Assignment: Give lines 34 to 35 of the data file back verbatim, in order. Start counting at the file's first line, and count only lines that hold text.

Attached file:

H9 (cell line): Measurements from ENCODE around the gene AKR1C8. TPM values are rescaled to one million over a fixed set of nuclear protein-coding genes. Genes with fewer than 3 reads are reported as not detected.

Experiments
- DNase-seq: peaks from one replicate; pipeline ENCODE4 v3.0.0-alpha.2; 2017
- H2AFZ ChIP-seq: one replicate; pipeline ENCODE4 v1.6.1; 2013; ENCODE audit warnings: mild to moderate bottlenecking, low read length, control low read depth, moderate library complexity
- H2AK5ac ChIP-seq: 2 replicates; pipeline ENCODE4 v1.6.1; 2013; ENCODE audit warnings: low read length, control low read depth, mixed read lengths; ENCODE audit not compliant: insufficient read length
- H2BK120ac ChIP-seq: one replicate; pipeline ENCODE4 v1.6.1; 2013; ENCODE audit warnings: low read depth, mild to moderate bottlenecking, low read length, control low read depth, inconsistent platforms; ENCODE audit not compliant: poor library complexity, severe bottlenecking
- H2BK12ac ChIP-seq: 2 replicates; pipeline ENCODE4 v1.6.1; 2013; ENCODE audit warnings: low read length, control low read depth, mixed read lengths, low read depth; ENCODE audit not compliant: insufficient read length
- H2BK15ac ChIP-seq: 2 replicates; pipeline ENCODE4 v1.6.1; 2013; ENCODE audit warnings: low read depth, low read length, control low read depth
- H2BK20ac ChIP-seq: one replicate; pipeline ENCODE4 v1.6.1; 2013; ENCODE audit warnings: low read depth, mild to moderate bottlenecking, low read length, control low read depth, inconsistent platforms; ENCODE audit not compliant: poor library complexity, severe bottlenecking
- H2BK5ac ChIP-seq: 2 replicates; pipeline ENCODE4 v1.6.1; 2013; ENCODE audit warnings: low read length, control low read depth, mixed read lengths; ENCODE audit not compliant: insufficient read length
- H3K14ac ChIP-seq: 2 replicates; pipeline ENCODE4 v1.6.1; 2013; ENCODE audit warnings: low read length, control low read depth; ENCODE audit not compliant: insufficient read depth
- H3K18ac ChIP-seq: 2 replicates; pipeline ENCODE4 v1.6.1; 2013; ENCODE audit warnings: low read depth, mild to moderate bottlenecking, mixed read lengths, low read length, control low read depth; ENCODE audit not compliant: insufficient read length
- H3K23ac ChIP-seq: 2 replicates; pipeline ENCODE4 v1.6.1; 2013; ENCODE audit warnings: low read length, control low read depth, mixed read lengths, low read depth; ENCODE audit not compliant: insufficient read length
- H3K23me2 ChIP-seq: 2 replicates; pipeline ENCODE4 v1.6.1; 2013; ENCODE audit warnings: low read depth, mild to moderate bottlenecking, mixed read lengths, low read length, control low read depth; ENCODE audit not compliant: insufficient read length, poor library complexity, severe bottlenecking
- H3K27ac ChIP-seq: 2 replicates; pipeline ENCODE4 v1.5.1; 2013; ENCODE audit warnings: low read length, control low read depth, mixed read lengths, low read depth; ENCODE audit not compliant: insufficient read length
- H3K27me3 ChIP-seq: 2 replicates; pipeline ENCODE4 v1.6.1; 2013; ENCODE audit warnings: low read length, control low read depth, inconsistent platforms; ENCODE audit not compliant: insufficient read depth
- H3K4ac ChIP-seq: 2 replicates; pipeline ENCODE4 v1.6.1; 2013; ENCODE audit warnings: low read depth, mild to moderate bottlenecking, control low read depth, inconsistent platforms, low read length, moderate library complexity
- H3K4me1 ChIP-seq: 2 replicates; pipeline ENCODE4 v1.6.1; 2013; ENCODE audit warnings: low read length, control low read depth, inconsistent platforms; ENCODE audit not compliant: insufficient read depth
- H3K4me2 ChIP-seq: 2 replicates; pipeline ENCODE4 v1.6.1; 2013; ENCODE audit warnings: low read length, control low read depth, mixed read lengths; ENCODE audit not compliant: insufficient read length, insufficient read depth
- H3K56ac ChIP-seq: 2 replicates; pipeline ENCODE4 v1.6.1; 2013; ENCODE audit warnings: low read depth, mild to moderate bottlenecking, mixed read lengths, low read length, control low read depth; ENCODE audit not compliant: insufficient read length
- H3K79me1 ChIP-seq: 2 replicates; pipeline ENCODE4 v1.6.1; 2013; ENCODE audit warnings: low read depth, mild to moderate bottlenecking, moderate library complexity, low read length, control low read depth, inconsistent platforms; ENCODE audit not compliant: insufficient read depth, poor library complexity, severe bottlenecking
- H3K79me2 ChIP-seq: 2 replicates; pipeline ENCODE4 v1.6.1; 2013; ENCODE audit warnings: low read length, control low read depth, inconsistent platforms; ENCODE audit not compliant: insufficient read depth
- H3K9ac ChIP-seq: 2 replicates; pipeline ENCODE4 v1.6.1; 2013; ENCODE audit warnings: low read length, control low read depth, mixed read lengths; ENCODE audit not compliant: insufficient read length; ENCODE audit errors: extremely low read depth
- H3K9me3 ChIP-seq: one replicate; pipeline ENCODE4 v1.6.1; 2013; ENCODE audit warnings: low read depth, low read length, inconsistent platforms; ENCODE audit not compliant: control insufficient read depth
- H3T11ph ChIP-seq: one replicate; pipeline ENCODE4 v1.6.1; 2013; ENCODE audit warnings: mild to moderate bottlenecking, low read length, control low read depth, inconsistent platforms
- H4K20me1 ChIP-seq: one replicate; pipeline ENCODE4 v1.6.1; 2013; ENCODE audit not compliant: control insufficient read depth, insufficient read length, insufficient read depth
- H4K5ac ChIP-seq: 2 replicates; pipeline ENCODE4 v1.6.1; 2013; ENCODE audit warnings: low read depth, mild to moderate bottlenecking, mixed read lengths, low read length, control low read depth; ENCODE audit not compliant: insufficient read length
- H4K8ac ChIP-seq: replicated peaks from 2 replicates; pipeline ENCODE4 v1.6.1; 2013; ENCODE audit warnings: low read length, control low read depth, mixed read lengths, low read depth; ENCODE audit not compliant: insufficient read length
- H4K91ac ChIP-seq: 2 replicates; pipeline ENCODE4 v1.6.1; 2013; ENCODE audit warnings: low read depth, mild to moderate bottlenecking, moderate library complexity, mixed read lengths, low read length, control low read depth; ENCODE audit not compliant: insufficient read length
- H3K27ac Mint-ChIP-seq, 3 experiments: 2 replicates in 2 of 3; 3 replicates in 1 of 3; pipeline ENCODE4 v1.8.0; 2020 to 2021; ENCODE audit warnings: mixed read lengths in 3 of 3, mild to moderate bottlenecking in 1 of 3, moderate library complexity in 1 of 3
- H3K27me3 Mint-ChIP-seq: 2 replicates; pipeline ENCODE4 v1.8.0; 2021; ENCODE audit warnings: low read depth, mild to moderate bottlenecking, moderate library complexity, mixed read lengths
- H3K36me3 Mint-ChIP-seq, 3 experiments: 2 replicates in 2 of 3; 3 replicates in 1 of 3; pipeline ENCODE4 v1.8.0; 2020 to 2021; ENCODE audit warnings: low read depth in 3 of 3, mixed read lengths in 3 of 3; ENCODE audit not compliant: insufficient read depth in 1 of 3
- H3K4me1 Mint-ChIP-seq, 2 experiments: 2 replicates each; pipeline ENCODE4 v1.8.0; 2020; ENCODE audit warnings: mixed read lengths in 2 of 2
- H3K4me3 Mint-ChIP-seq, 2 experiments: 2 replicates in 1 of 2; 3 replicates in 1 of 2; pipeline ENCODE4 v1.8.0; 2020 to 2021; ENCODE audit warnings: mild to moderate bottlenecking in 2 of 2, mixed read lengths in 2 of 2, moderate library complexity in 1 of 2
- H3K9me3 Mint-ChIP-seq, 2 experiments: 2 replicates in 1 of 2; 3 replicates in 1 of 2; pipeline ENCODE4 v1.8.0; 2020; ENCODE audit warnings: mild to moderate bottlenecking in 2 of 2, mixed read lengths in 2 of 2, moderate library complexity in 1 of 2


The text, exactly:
- H3K4me3 Mint-ChIP-seq, 2 experiments: 2 replicates in 1 of 2; 3 replicates in 1 of 2; pipeline ENCODE4 v1.8.0; 2020 to 2021; ENCODE audit warnings: mild to moderate bottlenecking in 2 of 2, mixed read lengths in 2 of 2, moderate library complexity in 1 of 2
- H3K9me3 Mint-ChIP-seq, 2 experiments: 2 replicates in 1 of 2; 3 replicates in 1 of 2; pipeline ENCODE4 v1.8.0; 2020; ENCODE audit warnings: mild to moderate bottlenecking in 2 of 2, mixed read lengths in 2 of 2, moderate library complexity in 1 of 2